I started out by letting the tiller mostly propel itself forward, while I tugged back on the handles to provide some resistance. I figured I’d let the machine do most of the work. Well, in order to do any work, the tiller had to make about 20 passes over a patch of ground. Ugh.

Finally, I figured out that to really get the tiller to dig in, I had to either pull it backwards or dig in my heels and just let it sit in one spot until it chew up that sod. My front yard is, oh, a thousand or so square feet, and I spent about five hours tilling, only stopping for short water breaks. The funny thing is, while I was tilling, I didn’t feel tired at all. It was only when I took a break that I realized my arms hung by my sides like dead lengths of rope. And all that work led to this result:

Welp, that’s disappointing.

As you can see, I did not end up with the fluffy, luscious soil that the internet said I should have. But at least most of the grass is dead. This is not ideal, but it is workable. My plan already included laying down thick brown paper and several inches of mulch, which should take care of the surviving grass and anything that tries to sprout.

If I ever have to till another yard, I’m getting the next size up in tillers, even though it’s 70 pounds heavier. I will find a daggum way to get it into and out of my car.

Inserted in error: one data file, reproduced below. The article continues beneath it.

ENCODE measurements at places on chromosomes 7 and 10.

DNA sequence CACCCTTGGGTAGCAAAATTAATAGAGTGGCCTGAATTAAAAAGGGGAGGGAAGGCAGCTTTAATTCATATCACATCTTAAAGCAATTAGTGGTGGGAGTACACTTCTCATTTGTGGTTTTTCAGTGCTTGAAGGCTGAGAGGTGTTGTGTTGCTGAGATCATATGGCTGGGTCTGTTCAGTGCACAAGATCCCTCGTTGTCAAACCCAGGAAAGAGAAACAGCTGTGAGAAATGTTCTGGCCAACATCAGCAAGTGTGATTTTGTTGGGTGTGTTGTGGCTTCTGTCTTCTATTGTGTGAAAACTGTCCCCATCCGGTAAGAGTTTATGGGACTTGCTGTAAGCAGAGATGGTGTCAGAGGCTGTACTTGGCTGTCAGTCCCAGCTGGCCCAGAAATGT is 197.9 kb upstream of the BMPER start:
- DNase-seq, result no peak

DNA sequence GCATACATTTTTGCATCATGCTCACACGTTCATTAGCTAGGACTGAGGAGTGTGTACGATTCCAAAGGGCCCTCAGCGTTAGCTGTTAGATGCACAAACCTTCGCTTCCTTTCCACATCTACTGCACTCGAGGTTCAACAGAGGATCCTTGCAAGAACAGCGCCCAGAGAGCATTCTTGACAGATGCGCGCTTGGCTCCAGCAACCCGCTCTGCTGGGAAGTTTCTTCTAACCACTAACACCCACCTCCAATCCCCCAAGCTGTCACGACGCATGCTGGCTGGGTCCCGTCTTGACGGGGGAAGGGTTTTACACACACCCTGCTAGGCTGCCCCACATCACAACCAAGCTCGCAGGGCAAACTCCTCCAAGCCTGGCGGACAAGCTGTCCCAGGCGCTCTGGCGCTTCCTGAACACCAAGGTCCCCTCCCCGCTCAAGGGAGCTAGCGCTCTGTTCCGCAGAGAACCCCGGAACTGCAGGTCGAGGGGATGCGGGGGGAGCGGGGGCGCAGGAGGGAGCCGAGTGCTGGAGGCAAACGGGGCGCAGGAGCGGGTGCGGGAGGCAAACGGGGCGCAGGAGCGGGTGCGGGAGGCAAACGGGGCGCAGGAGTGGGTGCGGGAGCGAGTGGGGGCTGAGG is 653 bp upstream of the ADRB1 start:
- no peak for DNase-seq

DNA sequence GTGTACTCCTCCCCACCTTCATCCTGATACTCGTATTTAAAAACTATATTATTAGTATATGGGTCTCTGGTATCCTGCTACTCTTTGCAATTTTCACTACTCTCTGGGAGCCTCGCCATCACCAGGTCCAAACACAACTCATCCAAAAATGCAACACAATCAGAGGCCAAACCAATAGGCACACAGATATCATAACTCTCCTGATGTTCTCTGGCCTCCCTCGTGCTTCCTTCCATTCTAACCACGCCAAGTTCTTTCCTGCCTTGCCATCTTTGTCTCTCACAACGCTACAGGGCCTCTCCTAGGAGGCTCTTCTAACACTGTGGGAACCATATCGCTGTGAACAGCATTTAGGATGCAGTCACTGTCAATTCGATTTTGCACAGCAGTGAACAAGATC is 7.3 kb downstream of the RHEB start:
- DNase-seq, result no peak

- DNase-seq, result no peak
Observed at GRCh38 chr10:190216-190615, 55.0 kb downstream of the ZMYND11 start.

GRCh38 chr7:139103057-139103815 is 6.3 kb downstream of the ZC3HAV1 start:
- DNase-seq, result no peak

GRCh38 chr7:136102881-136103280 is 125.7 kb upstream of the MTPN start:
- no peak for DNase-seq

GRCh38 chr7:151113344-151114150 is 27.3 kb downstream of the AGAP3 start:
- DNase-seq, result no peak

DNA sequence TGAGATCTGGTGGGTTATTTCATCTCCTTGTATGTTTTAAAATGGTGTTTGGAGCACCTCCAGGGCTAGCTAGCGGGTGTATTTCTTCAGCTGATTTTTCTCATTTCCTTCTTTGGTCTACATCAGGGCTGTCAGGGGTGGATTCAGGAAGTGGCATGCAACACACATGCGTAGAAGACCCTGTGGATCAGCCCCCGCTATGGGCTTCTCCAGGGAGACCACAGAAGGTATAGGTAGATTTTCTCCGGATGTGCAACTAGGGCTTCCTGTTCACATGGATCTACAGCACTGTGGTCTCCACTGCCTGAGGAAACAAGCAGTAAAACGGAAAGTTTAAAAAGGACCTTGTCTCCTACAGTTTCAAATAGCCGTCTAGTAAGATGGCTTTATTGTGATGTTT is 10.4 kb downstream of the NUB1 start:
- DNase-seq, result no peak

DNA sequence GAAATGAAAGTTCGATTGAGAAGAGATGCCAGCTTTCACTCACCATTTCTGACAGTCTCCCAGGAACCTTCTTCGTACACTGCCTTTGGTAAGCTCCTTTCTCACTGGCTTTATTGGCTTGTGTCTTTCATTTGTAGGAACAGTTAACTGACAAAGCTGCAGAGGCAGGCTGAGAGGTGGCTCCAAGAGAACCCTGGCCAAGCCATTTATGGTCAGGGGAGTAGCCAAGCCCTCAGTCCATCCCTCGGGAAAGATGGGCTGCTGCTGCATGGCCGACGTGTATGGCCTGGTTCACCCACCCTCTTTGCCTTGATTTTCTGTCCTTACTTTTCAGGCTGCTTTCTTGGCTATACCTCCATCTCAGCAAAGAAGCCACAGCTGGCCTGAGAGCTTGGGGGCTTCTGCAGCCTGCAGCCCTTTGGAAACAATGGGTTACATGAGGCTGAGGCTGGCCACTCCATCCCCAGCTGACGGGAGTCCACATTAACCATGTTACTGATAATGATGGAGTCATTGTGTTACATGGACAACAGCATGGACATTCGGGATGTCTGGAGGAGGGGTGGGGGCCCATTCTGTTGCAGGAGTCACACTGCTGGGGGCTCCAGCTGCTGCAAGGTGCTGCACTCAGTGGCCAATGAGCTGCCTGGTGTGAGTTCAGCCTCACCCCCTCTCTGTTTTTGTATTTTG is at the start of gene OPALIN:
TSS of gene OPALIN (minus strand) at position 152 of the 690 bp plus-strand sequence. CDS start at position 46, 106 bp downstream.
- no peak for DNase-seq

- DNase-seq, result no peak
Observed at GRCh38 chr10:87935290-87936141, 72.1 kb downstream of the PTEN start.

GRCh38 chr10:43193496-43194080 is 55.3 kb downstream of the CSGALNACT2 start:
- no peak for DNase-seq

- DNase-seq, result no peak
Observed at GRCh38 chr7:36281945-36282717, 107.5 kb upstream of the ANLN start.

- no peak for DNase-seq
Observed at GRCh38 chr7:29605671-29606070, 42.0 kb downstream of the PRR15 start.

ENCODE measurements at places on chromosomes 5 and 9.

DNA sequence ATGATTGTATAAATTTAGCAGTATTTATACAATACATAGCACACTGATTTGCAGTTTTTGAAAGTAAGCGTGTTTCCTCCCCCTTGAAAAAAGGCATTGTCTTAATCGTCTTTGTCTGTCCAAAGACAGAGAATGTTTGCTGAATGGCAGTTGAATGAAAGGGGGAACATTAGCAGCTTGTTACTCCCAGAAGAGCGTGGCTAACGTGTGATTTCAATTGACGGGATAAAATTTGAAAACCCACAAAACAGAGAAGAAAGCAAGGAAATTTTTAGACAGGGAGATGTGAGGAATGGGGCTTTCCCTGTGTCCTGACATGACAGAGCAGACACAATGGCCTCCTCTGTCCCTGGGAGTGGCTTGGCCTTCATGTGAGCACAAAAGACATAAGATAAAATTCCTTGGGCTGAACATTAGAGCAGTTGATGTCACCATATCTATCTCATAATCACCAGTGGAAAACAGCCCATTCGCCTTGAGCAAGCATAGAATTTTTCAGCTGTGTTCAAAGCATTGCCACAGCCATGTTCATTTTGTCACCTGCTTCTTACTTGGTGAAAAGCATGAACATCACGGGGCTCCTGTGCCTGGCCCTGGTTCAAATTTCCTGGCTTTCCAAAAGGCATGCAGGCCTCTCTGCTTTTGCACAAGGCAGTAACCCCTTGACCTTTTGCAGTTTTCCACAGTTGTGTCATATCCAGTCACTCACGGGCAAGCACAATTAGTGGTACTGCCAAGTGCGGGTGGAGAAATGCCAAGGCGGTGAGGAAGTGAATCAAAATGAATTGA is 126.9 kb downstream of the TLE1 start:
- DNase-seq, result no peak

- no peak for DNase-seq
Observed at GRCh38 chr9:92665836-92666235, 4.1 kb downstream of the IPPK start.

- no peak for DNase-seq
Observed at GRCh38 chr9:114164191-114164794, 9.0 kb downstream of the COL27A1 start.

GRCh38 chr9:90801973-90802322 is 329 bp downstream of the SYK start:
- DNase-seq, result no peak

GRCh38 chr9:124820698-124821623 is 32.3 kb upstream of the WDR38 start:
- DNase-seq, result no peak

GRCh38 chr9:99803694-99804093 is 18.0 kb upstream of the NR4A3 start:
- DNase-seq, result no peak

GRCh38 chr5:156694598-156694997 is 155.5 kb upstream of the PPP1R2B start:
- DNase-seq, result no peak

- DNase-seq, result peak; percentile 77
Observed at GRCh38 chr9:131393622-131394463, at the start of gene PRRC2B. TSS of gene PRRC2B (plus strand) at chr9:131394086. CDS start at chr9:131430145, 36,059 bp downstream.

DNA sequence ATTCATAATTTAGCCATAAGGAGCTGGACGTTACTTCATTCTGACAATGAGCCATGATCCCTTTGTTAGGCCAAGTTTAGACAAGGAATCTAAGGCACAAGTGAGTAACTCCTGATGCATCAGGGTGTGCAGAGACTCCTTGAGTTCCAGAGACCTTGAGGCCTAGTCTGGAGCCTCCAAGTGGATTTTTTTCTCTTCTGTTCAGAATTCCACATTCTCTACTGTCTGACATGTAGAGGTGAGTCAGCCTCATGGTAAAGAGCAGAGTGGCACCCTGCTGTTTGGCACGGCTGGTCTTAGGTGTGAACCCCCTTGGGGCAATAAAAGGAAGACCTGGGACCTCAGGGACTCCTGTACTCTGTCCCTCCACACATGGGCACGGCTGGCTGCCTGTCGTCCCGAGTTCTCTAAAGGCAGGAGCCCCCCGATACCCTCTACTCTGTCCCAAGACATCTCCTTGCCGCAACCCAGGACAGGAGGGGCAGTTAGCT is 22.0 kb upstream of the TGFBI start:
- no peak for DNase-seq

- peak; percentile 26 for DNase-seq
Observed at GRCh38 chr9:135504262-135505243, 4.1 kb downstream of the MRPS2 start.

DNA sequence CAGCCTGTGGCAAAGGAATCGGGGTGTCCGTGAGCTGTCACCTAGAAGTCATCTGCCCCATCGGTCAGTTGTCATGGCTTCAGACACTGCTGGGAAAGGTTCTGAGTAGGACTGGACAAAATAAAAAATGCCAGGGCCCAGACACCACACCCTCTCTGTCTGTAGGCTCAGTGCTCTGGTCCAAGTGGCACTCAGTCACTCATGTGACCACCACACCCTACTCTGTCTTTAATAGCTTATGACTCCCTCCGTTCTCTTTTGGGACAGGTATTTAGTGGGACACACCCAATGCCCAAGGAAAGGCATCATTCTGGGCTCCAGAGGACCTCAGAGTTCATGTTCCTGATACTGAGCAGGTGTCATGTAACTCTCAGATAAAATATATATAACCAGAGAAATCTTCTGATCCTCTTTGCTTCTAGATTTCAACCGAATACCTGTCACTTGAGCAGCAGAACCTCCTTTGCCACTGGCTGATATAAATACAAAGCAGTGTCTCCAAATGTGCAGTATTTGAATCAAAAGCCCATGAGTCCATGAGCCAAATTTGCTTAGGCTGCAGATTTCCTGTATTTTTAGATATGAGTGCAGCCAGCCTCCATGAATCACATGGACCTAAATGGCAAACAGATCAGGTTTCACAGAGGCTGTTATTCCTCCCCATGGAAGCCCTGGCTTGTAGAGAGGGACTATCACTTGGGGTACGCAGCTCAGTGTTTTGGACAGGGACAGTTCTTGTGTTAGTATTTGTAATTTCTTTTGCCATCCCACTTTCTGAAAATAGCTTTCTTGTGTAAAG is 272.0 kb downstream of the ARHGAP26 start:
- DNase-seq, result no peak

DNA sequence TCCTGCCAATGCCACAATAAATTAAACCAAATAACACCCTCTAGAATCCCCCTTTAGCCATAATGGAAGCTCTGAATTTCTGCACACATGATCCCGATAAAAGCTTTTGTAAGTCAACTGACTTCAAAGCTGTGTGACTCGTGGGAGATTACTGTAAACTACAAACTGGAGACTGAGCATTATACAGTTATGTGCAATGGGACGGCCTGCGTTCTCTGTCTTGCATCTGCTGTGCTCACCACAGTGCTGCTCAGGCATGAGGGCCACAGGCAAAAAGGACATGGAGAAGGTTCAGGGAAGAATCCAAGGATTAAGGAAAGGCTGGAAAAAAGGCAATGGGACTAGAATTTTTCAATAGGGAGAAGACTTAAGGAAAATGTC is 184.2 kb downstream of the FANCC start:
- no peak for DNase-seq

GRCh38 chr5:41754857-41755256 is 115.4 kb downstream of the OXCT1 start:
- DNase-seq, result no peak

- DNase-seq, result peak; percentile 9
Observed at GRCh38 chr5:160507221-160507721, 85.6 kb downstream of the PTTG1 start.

Side note:  A few days after tilling, I learned that rotting grass stinks, particularly if you have huge clumps of it all over your yard. Before I realized the source of the smell, I was afraid I’d nicked an unreasonably shallow sewer line. The dead grass does not just pleasantly decompose into the soil to create rich nutrients. Sooo keep that in mind if you plan to annihilate your yard anytime soon.




< Step 1:  Demolishing & Installing a Driveway

Step 3:  Installing a Fence: the First Step (also, tearing out bushes!) >

Chaos into Beauty: A Vital Operation

If you live in the average American neighborhood, chances are you have a front yard covered in grass. Perhaps you have chaos, and weeds rule. Me? I’ve decided to rip everything up and replace it with a massive, beautiful garden.

chaos and destruction lead to beauty and calm

One of the first major changes I made to my house was adding gardens in the backyard. Moving from an apartment to a house with plenty of green space was so freeing! I even bought a sledgehammer and demolished – bit by jagged bit – a concrete slab that served a long-gone shed to create more space. Recycled concrete rubble formed the sides of raised butterfly gardens. Lumber from the second-hand store and leftover chicken wire became a vegetable garden fence.

But this year, I’ve realized, I need more.

I’ve never been happy with my front lawn. Well, that’s not entirely true. I’m happy immediately after I mow and trim, and neat corners and crisp edges replace the jungle. But in subtropical south Louisiana, go in for a glass of lemonade and by the time you come back outside, the grass (who are we kidding, the weeds) is scraggly again.

My front yard is chaos.

Also, my driveway sucks. It’s broken. Huge cracks with woody stems and tiny green leaves creep over the concrete. And it’s only seven feet wide. What? Yes. Seven feet. Interestingly, the internet tells me the standard width for a single-car driveway is ten feet. That explains why the grass on either side of my driveway is usually a muddy rut.